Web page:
Use Strategies to Avoid Colorado Car Accidents During Festivities
None of us hopes to spend the winter holidays risking the lives of family, friends, and strangers, nor facing arrest, jail, and heavy fines. Yet every November and December, thousands of us do just that, by drinking too much and deciding to drive home.
How you spend these special times is up to you. But the Thanksgiving dinners served in jail cafeterias don’t compare to Mom’s, the cells don’t get decorated for Christmas, and on the stroke of midnight, Dec. 31, the inmates there are either counting down the years until their release, or making New Year’s resolutions about going straight and never committing a crime again.
You can have a better holiday by planning to spend it safely. Take steps to ensure you don’t get behind the wheel after drinking.
Know the Facts about Alcohol’s Effects
You can arm yourself against a drinking disaster by knowing how alcohol affects drinkers and seeing through common myths surrounding it, according to the National Institute on Alcohol Abuse and Alcoholism, a branch of the National Institutes of Health.
Alcohol begins affecting you even before you realize it, NIAAA says. Your ability to make important decisions and your skills used in driving are already diminished long before you show the outward signs of being intoxicated, putting you at an unnecessary risk of causing an auto accident.
Stages of Alcohol Intoxication
At first, alcohol can act as a stimulant and cause feelings of excitement, but it soon starts to decrease inhibitions and judgment, which can lead to some bad decisions.
As you continue drinking, your reaction times slow. You become less capable of controlling your behavior, and some people may become aggressive or even violent.
Drink more, and your sober friends will start noticing the classic symptoms associated with drunks: slurred speech and problems balancing.
After another drink or two, alcohol begins to act as a depressant, making some people get sleepy or even pass out. In some cases, drinkers will “black out”, and not be able to remember what happened when they were drunk.
Keep drinking and alcohol can suppress your bodily functions, such as breathing, and threaten your life.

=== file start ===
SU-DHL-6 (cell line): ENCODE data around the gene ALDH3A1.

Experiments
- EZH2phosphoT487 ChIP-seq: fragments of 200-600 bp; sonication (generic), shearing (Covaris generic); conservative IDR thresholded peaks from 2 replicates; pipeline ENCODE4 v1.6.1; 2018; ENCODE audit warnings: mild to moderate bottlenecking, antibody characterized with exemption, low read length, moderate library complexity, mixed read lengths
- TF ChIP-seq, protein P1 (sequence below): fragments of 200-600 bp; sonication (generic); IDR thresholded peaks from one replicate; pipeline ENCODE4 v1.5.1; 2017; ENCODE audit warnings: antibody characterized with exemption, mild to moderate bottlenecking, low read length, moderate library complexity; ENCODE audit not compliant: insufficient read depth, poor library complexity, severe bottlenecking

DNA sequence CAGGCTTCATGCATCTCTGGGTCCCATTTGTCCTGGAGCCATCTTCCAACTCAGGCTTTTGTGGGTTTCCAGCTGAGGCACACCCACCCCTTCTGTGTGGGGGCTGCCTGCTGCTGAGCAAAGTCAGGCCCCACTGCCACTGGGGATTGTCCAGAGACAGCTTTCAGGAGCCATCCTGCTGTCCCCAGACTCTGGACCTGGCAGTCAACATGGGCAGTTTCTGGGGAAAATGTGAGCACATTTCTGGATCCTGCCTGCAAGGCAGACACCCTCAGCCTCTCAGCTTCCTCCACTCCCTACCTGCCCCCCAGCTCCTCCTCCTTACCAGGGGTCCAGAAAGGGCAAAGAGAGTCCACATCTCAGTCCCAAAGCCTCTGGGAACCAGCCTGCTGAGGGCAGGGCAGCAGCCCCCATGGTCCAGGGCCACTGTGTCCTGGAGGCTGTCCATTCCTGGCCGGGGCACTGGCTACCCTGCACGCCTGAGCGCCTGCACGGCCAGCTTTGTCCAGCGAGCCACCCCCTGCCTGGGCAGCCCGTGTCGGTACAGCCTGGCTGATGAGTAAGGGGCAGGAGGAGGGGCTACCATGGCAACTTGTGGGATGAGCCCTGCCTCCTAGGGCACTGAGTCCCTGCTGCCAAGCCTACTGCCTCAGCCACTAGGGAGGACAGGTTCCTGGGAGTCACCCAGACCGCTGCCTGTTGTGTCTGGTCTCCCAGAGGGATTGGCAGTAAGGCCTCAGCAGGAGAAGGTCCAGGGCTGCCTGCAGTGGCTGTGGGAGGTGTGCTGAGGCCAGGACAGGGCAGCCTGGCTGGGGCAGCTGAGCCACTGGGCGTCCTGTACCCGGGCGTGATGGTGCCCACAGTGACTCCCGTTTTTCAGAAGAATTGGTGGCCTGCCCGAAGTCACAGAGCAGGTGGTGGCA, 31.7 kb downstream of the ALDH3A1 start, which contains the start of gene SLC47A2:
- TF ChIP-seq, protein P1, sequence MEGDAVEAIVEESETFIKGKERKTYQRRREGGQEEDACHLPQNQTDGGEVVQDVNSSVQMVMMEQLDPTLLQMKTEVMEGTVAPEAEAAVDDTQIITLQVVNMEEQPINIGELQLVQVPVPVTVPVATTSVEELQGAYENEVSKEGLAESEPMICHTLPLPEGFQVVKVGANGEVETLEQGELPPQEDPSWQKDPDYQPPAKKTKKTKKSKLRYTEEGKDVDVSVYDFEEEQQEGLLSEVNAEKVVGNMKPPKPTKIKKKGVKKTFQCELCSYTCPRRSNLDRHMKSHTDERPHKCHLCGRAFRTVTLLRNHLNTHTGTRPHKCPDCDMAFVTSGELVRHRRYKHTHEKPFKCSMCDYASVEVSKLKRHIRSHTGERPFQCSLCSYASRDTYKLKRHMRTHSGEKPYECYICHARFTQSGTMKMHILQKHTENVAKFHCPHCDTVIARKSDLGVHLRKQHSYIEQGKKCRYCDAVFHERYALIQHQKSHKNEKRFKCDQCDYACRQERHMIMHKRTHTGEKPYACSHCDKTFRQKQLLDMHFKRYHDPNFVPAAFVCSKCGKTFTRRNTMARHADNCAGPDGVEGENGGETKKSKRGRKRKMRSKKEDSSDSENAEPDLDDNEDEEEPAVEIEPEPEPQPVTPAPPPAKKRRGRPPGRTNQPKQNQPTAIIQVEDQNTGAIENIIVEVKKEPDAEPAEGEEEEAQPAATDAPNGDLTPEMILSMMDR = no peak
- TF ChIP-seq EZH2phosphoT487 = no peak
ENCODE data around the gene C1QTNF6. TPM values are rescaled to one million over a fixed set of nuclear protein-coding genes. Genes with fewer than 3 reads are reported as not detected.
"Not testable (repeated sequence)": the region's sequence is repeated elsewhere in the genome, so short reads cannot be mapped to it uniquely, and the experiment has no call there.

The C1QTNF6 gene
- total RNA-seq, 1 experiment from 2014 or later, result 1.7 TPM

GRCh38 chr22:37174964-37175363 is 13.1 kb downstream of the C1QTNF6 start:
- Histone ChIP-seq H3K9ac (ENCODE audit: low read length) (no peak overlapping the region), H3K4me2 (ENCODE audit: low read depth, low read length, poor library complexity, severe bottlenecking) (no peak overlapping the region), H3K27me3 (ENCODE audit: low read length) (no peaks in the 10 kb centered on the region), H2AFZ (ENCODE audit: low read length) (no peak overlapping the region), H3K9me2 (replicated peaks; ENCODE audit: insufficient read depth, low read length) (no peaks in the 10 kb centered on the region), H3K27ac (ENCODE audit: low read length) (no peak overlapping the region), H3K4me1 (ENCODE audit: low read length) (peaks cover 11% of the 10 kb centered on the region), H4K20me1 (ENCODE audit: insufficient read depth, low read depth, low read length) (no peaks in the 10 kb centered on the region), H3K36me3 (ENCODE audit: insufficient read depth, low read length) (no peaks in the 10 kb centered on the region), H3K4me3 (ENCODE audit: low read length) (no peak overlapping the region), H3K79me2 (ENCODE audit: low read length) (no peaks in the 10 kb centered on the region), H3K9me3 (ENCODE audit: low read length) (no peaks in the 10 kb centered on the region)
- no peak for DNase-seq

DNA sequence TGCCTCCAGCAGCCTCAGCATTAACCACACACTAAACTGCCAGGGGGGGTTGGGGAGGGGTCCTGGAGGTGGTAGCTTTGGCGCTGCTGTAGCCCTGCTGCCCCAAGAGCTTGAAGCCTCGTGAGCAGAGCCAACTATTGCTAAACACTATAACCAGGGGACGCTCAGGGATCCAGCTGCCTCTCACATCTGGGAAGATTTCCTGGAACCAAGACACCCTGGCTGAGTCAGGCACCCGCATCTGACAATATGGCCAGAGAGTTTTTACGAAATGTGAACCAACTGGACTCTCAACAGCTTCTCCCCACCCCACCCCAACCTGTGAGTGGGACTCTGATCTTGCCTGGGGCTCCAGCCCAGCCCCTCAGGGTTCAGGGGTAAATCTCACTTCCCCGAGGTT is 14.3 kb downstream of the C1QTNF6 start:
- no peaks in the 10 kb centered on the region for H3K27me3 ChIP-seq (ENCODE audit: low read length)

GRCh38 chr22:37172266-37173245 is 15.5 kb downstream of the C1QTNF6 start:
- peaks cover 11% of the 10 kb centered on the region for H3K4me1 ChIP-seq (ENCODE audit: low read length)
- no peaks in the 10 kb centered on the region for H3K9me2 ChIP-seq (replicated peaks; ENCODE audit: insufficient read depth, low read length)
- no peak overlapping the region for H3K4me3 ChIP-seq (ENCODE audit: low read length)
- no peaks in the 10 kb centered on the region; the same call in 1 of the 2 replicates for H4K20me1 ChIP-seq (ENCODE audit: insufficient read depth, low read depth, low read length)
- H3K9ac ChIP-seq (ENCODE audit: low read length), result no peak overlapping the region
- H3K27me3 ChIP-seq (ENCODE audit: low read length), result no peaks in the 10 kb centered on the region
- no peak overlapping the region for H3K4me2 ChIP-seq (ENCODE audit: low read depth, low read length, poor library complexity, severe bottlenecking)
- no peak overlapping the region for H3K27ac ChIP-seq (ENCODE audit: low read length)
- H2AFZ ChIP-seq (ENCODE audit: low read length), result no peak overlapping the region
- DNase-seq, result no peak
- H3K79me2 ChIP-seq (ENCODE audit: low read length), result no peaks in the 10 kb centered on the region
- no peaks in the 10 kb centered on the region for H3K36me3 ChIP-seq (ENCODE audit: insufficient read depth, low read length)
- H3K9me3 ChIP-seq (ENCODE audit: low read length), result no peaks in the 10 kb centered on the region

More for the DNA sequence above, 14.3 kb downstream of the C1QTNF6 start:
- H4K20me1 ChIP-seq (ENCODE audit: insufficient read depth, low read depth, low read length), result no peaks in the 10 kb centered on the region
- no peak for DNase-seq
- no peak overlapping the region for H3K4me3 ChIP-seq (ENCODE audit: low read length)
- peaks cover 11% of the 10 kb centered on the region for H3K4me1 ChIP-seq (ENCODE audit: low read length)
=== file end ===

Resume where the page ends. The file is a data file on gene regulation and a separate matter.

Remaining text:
True or False: I’m Sober Enough to Drive
A commonly held myth is that you’re safe to drive as long as you’re not showing outward signs of drunkenness like slurring your words.
In fact, when drinking, your coordination and reaction time are already compromised long before you start looking or seeming drunk. Additionally, alcohol’s sedative effects can increase your risk of falling asleep or becoming distracted while driving.
Here are some other common misconceptions about truths about alcohol and driving:
Misconception: A cup of coffee will sober you up and make it OK to drive.
The Truth: The caffeine in coffee can help intoxicated people keep from nodding off, but it does nothing to lessen alcohol’s effects on decision-making and coordination. Your body will need time to break down the alcohol for your good senses and reflexes to return.
Misconception: Alcohol warms drinkers and makes them more resistant to cold weather.
The Truth: Alcohol makes you feel warm but actually decreases your body’s internal temperature. Alcohol can give you a warm feeling, make your skin flush, and even make you sweat by causing the tiny blood vessels under your skin to open widely. It can also depress the part of your brain that regulates your body temperature.
Misconception: If I wait a little while after drinking, I’ll be Ok to drive.
The Truth: It’s hard to judge how long drinking’s effects will last. Even after you stop drinking, alcohol in your stomach and gut is still being absorbed into your bloodstream, continuing its intoxicating effects.
Avoid Driving Under the Influence
Plan Ahead: Being forewarned should give you the presence of mind to avoid the steps that can lead to intoxicated driving.
If you plan to drink with friends, decide on a designated driver who will not drink any alcohol, before entering a party or bar.
If you’re on your own, or if everyone wants to drink, decide ahead of time to use a taxi or ride-sharing service to get home. Leave your car at home and use the paid lift to take to and from your event.
Invest in a portable breathalyzer. If there’s a chance you’re going to give in, have a couple of drinks, wait and drive home, why not get an accurate tool and avoid trying to figure out that you’re drunk. A couple of breaths into one of the devices will you tell you exactly how drunk you are. The test is similar to the ones administered by police across the country. It’s common sense to test yourself before driving, rather than making a mistake and having a patrolman do it for you. The devices, which can cost between $100 and $150, work with your smartphone and are strongly endorsed by the Colorado Department of Transportation, which partners with a manufacturer to offer discounts to Colorado drivers.